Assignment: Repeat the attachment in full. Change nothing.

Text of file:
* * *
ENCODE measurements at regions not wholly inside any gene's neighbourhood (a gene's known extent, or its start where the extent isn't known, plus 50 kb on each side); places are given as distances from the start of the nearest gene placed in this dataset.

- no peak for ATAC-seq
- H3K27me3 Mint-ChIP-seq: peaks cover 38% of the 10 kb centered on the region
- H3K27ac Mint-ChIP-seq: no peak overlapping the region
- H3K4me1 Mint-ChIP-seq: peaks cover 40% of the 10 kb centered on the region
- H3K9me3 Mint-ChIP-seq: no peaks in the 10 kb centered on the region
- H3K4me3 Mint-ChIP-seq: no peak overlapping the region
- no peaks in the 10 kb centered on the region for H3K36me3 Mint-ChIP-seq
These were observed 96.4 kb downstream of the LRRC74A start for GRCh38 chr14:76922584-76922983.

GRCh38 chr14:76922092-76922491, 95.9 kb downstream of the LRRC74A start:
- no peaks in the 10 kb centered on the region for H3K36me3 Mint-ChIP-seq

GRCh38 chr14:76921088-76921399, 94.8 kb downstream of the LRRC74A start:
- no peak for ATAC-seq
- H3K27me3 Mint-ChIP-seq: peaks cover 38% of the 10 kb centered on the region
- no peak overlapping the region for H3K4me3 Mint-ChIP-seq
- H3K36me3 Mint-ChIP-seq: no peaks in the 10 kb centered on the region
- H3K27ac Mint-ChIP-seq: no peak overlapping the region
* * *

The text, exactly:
ENCODE measurements at regions not wholly inside any gene's neighbourhood (a gene's known extent, or its start where the extent isn't known, plus 50 kb on each side); places are given as distances from the start of the nearest gene placed in this dataset.

- no peak for ATAC-seq
- H3K27me3 Mint-ChIP-seq: peaks cover 38% of the 10 kb centered on the region
- H3K27ac Mint-ChIP-seq: no peak overlapping the region
- H3K4me1 Mint-ChIP-seq: peaks cover 40% of the 10 kb centered on the region
- H3K9me3 Mint-ChIP-seq: no peaks in the 10 kb centered on the region
- H3K4me3 Mint-ChIP-seq: no peak overlapping the region
- no peaks in the 10 kb centered on the region for H3K36me3 Mint-ChIP-seq
These were observed 96.4 kb downstream of the LRRC74A start for GRCh38 chr14:76922584-76922983.

GRCh38 chr14:76922092-76922491, 95.9 kb downstream of the LRRC74A start:
- no peaks in the 10 kb centered on the region for H3K36me3 Mint-ChIP-seq

GRCh38 chr14:76921088-76921399, 94.8 kb downstream of the LRRC74A start:
- no peak for ATAC-seq
- H3K27me3 Mint-ChIP-seq: peaks cover 38% of the 10 kb centered on the region
- no peak overlapping the region for H3K4me3 Mint-ChIP-seq
- H3K36me3 Mint-ChIP-seq: no peaks in the 10 kb centered on the region
- H3K27ac Mint-ChIP-seq: no peak overlapping the region